Old Brick Church (Bacon's Castle, Virginia)
Old Brick Church
|Location||VA 10, near Bacon's Castle, Virginia|
|Area||1.9 acres (0.77 ha)|
|Architectural style||Colonial, Rectilinear, Anglican Church|
|NRHP Reference #||86000002|
|Added to NRHP||January 02, 1986|
|Designated VLR||September 16, 1982|
The lower chapel of the Southwark Parish was a brick rectangular room church built in 1754 about a mile northwest of Bacon's Castle, in Surry County, Virginia. Its brick walls are irregularly laid in Flemish bond and English bond with a few glazed headers. The church remained abandoned from the Disestablishment of the Church of England in America until 1847. It was destroyed by a fire, reputedly set by recently freed slaves following the American Civil War in 1868, but its thick brick walls remained standing. Its ruins were added to the National Register of Historic Places in 1986.
The Old Brick Church was typical of the Virginia vernacular churches of the colonial period. Prior to its destruction it probably resembled other surviving 18th century brick rectangular room churches in Virginia such as the circa-1743 Merchant's Hope Church in Prince George County and the Ware Parish Church in Gloucester. Its walls were fairly well preserved until 2003, when a large oak tree in the churchyard was uprooted by high winds during Hurricane Isabel and fell on the ruins of the church, collapsing large portions of its walls. The ruins have since been stabilized, and many of the original bricks were saved. There are plans to reconstruct the walls and restore the church to its colonial appearance.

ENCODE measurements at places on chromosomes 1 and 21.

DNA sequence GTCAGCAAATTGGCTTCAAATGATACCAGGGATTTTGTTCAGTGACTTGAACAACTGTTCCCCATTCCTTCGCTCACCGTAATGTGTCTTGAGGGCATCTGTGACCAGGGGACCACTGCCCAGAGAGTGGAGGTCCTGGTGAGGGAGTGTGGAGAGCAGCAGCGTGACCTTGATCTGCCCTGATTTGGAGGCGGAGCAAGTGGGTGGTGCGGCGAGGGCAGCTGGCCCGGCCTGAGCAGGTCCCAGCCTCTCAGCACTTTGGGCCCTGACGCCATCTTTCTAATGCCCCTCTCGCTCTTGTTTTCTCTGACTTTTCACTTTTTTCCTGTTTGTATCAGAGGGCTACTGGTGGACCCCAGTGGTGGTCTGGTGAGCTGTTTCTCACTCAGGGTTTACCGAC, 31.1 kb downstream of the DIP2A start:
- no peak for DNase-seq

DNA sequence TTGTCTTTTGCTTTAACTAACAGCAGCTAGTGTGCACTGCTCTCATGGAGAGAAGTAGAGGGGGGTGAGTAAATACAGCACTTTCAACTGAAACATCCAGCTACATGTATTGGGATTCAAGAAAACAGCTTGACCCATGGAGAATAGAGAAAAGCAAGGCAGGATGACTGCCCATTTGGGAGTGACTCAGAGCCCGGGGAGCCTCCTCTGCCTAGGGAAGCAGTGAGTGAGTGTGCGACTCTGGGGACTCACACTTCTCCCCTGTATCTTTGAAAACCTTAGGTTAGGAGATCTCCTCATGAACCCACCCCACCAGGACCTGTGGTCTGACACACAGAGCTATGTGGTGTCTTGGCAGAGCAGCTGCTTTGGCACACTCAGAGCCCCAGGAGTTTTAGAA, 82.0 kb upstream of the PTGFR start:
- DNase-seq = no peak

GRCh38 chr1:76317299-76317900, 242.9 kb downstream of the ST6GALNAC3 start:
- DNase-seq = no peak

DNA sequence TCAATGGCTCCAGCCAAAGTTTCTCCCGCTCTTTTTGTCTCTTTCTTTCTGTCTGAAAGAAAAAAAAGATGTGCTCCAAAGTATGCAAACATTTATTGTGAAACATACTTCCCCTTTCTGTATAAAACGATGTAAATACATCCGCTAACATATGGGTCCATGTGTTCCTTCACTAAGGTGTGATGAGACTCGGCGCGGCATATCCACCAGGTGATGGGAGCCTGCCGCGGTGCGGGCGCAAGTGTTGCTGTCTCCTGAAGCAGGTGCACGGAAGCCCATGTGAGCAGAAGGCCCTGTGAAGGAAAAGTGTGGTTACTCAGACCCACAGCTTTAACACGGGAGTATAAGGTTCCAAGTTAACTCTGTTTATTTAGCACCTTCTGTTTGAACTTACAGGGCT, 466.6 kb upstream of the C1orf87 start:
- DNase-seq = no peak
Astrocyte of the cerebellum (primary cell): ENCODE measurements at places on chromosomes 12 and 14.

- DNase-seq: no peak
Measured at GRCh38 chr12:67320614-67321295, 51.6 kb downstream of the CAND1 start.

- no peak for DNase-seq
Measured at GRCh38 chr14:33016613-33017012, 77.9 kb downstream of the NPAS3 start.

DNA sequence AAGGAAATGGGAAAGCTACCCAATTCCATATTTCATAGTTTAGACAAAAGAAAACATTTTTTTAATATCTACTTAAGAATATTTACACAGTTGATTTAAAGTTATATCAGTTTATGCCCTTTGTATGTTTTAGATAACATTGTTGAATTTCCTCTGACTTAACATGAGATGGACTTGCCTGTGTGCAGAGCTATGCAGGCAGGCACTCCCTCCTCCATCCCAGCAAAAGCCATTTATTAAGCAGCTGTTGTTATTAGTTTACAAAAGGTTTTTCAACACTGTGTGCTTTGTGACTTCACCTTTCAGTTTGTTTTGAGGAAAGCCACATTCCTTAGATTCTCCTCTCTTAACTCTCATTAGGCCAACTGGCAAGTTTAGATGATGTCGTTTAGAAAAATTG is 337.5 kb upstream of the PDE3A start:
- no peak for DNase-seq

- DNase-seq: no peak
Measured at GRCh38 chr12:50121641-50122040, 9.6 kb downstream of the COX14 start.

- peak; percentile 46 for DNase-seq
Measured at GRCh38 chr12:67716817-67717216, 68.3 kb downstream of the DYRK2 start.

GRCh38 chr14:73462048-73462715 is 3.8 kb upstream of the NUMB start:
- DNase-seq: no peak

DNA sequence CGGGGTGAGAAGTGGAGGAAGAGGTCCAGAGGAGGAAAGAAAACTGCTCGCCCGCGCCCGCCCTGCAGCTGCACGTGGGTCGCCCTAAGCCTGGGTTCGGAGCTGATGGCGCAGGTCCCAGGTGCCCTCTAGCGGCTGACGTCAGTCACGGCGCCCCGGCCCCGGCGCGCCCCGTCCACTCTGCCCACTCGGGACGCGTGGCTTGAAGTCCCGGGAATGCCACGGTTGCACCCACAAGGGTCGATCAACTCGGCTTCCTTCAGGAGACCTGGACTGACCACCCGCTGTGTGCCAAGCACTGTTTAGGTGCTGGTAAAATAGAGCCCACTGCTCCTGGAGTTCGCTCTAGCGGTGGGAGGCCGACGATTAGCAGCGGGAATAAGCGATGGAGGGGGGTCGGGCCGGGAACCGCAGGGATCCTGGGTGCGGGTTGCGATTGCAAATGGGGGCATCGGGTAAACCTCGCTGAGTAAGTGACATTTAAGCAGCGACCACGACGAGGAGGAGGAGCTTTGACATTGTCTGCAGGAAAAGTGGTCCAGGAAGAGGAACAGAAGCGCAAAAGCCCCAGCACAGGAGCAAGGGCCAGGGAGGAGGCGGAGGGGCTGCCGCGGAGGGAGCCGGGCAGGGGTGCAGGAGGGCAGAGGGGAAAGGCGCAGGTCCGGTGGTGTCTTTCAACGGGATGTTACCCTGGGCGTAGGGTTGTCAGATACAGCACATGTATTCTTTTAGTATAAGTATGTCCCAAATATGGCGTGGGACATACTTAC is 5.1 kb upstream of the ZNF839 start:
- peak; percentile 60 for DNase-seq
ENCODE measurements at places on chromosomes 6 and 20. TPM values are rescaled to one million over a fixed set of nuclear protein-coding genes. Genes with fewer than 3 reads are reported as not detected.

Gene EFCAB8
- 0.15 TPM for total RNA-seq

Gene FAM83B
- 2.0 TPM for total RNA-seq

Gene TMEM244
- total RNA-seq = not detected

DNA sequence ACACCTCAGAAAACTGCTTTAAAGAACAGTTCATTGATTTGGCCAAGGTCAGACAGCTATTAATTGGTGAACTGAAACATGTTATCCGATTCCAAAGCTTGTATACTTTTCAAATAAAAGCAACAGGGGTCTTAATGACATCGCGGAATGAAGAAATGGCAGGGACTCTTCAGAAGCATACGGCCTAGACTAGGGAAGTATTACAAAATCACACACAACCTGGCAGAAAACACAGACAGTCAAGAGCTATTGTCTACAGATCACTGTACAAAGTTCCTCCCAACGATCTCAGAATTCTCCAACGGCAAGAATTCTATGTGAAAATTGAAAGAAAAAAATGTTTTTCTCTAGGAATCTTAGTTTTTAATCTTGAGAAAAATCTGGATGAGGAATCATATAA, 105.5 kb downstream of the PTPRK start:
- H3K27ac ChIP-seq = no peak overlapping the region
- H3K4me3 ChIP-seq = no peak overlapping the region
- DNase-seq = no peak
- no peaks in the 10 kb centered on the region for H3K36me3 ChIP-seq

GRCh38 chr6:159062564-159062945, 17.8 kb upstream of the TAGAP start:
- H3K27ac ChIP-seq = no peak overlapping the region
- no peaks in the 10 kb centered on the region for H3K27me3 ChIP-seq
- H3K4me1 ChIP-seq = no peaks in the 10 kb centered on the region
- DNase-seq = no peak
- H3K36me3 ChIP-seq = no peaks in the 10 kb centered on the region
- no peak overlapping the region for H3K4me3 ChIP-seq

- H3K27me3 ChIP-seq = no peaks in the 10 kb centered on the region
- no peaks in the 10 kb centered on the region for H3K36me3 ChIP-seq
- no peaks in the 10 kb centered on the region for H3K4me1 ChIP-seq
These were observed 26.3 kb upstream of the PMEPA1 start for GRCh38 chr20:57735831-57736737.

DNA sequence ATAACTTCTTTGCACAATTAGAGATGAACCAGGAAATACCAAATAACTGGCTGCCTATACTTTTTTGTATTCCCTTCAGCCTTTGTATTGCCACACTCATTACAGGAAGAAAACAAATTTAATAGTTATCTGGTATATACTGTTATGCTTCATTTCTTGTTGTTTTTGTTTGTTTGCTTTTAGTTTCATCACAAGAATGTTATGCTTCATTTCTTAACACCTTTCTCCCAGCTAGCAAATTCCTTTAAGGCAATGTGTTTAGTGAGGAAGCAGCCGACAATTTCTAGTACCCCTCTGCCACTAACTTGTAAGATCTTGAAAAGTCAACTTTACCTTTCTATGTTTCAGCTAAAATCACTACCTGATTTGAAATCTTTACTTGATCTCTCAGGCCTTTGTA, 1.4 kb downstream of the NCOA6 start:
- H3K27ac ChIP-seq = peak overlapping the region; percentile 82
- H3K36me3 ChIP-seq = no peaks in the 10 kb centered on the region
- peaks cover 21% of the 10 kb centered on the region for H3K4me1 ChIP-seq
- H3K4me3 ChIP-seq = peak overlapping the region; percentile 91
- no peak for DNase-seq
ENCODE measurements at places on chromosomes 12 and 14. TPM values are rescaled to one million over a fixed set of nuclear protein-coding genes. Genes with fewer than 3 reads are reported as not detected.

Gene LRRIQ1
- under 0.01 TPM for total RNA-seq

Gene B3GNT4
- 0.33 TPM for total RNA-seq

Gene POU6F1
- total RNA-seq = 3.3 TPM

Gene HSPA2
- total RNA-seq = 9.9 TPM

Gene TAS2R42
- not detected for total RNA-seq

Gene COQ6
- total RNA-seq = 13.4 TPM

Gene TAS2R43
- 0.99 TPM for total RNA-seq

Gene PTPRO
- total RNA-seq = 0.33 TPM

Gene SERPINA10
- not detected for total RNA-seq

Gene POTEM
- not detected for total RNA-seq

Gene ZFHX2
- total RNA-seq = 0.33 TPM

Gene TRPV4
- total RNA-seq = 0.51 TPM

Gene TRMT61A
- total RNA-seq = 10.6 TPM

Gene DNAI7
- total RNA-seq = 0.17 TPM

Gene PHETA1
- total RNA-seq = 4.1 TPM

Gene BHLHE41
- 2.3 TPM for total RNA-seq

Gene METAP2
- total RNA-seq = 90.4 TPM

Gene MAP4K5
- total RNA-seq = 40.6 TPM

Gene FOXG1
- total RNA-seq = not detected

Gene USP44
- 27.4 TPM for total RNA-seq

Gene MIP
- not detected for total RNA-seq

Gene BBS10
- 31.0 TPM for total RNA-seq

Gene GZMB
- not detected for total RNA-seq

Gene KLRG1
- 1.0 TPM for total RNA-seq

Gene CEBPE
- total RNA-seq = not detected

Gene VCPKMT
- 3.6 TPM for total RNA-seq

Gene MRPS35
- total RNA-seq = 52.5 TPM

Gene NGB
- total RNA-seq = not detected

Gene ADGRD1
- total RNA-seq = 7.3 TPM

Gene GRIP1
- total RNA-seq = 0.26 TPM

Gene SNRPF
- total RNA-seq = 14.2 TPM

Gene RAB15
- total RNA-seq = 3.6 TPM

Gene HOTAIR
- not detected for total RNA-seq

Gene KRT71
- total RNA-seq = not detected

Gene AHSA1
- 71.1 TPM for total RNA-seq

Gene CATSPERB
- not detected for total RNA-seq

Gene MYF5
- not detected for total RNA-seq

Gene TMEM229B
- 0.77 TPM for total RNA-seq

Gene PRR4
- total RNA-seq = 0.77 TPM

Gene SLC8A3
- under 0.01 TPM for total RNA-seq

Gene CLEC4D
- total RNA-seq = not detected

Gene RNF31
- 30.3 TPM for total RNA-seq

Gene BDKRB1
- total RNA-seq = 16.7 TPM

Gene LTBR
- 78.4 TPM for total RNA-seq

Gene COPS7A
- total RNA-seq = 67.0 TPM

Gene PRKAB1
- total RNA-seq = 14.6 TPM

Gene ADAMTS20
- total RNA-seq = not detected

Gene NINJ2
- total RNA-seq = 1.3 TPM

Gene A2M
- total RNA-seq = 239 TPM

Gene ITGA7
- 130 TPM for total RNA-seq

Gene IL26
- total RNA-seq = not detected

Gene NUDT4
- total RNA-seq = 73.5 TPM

According to local folklore going back more than a century, the ruins of the Old Brick Church are said to be haunted. Many credible people young and old over several generations claim to have seen the flying fireball. Those who have seen it describe it as simply a ball of fire. It rises from the church cemetery into the air about forty feet and slowly drifts across the broad fields towards Bacon's Castle. A former owner of the plantation saw the fireball out of his window and rushed outside thinking his barn was ablaze. Another person staying at the 17th-century Jacobean mansion woke up to find the ball circling his bed before flying back out the window. Many years ago a church meeting was being held outside in the graveyard and everyone in attendance claimed to have seen the ball of fire.
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